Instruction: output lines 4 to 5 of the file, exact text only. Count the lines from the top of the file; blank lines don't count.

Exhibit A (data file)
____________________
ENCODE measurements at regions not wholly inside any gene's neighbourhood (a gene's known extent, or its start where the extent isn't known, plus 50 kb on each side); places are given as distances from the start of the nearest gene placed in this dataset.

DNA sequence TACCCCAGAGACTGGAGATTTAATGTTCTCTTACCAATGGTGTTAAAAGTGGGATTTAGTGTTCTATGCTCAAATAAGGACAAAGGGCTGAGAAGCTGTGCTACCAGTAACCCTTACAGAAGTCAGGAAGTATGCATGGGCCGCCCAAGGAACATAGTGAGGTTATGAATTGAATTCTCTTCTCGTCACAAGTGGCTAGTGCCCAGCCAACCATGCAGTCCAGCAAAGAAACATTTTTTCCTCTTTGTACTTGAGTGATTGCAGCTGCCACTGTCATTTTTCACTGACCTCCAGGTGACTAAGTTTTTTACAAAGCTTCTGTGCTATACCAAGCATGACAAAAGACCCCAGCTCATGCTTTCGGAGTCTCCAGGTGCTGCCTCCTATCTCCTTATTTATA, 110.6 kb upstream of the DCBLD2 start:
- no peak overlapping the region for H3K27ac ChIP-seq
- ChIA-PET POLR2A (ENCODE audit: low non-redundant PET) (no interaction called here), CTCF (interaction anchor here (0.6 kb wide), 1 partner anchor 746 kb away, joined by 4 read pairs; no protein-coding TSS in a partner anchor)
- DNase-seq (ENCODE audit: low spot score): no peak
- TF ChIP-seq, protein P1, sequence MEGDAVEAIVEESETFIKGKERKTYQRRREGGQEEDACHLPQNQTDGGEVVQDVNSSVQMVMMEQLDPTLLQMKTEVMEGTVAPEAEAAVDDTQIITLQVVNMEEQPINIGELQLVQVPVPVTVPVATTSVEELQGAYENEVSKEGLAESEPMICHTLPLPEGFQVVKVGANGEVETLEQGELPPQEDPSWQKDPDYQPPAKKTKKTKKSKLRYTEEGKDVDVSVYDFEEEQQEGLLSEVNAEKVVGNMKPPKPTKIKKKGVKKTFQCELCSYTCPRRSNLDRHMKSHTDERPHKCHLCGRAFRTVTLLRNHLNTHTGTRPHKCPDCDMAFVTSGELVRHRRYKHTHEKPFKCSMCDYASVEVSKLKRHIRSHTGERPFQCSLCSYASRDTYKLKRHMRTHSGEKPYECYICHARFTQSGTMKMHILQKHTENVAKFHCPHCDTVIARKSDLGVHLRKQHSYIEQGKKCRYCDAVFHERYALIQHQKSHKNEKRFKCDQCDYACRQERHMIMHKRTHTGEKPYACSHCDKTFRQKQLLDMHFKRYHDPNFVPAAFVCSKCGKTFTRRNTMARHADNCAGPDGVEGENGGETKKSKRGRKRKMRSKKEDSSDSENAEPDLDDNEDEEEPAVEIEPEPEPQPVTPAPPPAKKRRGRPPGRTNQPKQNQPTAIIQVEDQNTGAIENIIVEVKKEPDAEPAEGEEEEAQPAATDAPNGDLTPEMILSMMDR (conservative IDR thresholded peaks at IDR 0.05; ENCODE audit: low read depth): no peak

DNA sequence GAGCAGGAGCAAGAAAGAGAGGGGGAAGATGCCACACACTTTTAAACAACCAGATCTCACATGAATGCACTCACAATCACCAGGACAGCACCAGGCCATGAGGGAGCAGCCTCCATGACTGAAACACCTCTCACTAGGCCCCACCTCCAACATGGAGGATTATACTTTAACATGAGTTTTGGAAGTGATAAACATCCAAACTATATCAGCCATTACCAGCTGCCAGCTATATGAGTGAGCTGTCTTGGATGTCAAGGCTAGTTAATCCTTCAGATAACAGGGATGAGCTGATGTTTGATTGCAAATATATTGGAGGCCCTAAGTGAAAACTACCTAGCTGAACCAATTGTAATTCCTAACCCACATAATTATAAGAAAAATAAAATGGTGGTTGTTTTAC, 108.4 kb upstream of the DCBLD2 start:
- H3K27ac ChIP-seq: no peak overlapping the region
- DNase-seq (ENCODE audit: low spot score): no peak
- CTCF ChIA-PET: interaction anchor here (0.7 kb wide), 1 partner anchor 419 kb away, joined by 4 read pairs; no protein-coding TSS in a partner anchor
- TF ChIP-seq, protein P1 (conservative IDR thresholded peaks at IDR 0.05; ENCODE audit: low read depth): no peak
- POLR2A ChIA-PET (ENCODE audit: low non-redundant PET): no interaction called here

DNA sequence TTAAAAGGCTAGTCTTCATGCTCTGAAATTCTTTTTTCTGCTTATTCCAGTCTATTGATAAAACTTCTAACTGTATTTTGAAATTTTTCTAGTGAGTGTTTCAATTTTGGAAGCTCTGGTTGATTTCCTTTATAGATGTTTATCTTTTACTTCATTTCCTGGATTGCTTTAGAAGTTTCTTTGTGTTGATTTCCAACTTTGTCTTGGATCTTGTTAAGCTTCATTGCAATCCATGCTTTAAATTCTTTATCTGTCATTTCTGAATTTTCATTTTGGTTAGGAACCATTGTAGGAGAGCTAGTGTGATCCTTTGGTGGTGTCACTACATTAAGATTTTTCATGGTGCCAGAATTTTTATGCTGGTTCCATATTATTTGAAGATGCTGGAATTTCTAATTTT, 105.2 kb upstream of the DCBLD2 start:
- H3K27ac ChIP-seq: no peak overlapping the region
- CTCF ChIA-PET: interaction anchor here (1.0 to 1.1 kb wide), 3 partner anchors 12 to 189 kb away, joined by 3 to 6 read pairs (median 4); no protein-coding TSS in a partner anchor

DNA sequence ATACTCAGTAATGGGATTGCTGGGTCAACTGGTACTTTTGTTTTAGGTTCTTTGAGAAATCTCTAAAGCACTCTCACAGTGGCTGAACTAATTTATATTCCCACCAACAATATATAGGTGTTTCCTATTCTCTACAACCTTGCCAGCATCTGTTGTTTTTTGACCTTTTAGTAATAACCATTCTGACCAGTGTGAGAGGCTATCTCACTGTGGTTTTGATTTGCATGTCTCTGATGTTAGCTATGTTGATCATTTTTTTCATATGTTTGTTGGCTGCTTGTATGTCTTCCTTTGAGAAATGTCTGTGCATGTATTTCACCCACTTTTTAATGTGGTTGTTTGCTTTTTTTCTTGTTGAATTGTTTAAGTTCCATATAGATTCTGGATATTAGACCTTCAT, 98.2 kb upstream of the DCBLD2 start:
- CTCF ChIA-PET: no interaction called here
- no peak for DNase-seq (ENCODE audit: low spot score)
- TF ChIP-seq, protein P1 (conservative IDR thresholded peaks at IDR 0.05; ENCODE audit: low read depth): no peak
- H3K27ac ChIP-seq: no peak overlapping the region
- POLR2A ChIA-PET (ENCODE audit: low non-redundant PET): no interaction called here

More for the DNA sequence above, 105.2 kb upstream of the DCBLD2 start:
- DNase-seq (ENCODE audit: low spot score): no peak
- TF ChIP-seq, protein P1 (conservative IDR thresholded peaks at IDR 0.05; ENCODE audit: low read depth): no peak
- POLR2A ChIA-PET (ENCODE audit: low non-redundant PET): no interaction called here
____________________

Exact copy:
- ChIA-PET POLR2A (ENCODE audit: low non-redundant PET) (no interaction called here), CTCF (interaction anchor here (0.6 kb wide), 1 partner anchor 746 kb away, joined by 4 read pairs; no protein-coding TSS in a partner anchor)
- DNase-seq (ENCODE audit: low spot score): no peak